Don’t blame the drought

Climate & Natural resources,Food Security06 Jul 2011Evert-jan Quak

After nearly 18 years, the Food and Agriculture Organisation (FAO) has elected its new head. The Brazilian José Graziano de Silva replaced Jacques Diouf. And what always happens after a change in leadership, all parties concerned opt for more changes. A good (and worth to read) example is Lawrence Haddad (director of the Institute of Development Studies) and Calestous Juma (professor of the practice of international development at Harvard Kennedy School) article about Graziano’s five major challenges published in The Guardian this week.

The five challenges are:

  1. The FAO has to complement its diplomatic work with closer links to knowledge-based institutions, such as universities and research organisations.

  2. The FAO needs to find new ways of engaging farmers.

  3. The FAO should support civil society in getting governments to implement and do more about hunger.

  4. The FAO should be developing “hunger diagnostics” tools that help governments prioritise the ways to tackle hunger.

  5. The FAO needs to become an outward-facing organisation, one that people would like to work with, by building strategic partnerships.

At the same time Graziano was elected all alarm bells were ringing about the famine in the Horn of Africa, yet again. And as Simon Levine of the Overseas Development Institute (ODI) says rightly referring to the (again) late and inadequate responses: ‘Each time we have had ample warning, and this time is no exception, with the crisis well signalled in November last year, so early warning systems are not to blame for the lack of reaction.’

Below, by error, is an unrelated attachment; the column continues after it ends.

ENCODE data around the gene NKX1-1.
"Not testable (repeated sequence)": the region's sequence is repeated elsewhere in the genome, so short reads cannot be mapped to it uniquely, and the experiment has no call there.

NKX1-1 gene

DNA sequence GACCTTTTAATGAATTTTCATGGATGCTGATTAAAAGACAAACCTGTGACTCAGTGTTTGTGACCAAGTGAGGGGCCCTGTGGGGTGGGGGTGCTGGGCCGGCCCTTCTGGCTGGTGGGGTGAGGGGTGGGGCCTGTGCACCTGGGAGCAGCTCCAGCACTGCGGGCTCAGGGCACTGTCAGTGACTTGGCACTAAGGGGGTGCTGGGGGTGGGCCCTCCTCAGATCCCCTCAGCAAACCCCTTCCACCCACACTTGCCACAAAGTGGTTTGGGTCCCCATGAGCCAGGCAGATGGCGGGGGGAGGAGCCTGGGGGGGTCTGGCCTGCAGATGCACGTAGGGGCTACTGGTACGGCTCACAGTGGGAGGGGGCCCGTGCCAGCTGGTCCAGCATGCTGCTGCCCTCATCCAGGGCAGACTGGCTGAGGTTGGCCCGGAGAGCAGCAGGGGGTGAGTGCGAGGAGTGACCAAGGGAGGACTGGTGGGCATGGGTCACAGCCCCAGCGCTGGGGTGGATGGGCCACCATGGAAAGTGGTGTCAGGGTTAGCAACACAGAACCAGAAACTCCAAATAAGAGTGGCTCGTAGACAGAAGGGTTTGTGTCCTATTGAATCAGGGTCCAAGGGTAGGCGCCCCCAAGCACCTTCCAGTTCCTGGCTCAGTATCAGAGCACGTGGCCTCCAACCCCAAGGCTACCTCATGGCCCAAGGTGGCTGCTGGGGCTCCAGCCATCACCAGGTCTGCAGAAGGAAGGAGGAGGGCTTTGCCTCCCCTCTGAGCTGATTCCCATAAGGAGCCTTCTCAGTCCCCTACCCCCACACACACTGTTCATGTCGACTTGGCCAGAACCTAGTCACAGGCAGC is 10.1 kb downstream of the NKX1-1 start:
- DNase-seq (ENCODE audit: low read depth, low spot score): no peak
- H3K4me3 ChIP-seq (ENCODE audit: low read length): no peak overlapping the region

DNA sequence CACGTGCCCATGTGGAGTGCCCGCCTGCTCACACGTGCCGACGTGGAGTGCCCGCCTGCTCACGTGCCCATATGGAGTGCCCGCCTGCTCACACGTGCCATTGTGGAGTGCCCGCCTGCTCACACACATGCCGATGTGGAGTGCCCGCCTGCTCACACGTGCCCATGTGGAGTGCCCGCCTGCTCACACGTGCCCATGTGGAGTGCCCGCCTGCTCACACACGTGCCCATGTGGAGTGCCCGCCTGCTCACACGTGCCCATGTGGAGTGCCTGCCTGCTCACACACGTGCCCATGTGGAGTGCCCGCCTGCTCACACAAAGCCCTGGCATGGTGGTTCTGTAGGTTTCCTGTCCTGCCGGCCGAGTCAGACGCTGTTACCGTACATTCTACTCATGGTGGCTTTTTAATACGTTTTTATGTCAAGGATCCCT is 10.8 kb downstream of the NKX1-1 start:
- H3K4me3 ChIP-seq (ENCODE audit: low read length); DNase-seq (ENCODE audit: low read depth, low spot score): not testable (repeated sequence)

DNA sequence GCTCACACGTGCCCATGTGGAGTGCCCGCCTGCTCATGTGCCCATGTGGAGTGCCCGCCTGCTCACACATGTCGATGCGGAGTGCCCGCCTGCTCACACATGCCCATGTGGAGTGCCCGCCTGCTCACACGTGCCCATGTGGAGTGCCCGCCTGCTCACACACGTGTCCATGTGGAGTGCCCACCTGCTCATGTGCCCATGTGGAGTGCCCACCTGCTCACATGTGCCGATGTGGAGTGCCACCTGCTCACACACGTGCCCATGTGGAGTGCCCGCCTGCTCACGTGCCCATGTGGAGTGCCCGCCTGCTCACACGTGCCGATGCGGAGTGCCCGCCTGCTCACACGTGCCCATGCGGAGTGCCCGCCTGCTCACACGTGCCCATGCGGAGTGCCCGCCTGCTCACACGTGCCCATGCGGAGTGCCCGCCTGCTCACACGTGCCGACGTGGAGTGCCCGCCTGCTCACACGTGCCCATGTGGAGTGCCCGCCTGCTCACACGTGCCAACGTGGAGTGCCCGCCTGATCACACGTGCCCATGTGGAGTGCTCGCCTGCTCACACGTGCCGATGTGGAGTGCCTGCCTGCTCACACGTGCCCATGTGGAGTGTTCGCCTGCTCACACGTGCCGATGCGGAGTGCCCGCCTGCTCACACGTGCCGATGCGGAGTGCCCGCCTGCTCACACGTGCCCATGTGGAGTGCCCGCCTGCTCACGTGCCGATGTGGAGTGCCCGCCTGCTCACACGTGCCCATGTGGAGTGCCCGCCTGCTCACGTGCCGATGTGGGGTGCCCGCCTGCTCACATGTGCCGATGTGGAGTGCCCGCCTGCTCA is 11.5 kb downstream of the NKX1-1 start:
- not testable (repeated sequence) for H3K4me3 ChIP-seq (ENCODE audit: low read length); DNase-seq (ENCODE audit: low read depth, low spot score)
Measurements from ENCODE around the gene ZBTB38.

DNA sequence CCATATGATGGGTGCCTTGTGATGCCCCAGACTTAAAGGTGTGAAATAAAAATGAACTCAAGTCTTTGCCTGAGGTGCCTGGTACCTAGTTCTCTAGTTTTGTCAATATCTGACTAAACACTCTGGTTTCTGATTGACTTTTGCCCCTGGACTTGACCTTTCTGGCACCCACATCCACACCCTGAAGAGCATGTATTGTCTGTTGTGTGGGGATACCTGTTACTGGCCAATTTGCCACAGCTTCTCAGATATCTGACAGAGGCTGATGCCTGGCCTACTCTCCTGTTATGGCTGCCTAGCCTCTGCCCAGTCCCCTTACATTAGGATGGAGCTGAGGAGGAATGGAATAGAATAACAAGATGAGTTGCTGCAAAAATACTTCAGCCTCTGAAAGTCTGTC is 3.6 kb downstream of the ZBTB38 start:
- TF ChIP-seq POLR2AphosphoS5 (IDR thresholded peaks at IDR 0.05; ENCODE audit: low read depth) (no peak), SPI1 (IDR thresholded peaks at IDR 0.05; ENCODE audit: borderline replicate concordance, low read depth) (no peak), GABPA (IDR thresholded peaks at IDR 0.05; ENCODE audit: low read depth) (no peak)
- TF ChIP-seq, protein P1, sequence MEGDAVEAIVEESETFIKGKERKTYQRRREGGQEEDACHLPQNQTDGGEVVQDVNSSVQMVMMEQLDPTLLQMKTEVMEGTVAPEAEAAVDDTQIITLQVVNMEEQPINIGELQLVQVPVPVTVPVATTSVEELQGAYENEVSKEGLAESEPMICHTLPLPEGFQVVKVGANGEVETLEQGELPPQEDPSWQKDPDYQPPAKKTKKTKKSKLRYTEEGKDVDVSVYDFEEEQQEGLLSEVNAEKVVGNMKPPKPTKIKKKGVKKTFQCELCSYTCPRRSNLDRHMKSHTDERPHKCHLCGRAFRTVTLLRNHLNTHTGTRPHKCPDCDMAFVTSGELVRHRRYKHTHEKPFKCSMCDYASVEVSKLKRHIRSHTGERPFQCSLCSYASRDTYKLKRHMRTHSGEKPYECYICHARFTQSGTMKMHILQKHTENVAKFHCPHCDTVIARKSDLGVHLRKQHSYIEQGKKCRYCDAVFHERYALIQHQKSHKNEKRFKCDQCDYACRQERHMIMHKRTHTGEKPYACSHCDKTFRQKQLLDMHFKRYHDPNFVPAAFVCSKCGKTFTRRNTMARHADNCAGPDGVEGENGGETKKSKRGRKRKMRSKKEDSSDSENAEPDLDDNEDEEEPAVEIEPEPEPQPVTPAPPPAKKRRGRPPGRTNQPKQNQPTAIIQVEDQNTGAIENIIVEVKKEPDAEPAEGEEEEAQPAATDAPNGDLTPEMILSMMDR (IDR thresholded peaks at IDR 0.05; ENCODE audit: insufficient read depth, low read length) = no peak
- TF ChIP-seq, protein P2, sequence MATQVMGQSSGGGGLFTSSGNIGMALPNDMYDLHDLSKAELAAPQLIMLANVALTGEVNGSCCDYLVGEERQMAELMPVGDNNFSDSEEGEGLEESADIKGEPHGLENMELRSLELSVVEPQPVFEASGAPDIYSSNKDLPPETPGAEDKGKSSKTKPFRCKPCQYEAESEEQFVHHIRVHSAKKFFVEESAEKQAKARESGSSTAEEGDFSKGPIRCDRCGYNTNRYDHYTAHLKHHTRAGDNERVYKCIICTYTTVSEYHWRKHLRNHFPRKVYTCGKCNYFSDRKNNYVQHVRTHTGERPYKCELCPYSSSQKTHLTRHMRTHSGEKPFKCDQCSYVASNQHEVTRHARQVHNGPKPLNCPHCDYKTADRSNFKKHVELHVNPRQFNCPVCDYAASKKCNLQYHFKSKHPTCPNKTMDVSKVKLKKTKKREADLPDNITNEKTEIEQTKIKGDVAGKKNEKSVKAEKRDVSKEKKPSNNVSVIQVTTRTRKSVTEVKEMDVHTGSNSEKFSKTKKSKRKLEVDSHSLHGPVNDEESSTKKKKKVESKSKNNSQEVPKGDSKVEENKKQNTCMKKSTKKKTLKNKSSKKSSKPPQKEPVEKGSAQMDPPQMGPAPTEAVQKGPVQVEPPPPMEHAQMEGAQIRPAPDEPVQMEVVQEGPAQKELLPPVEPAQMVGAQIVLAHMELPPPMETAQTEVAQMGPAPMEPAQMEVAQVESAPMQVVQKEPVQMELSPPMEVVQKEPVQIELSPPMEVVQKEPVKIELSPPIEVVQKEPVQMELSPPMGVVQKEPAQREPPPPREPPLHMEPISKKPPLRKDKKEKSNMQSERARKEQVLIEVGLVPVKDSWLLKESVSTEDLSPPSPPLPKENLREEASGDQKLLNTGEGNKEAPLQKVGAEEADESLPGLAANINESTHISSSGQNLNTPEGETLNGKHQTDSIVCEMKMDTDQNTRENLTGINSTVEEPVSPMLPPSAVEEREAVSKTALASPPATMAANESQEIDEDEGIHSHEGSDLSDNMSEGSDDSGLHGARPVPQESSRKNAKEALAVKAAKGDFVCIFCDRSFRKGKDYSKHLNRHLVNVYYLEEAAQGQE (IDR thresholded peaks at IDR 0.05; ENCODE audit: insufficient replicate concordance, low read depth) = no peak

He sets out very correctly the lack of understanding about the famine in this part of Africa. ‘Famines don’t occur in pastoral areas when rains fail unless they have other problems.’ For example pastoralists’ migration patterns are disrupted as a result of which they can’t access reserve pastures and water sources. And, ‘[c]rises occur when development investment that could support the resilience of the pastoralist economy is absent, and when livestock trading is hindered by governments worried about controlling tax revenues.’

The ‘hunger diagnostics’ of Levine looks adequate but the treatment of the patient is a story apart. A renewed FAO as Haddad and Juma would like to see, can be a step forward. With the combination of knowledge and diplomacy, the support of civil society and with an outward-facing approach the FAO can help governments and communities much better to tackle the real problems of hunger and food insecurity, which goes much further than only drought.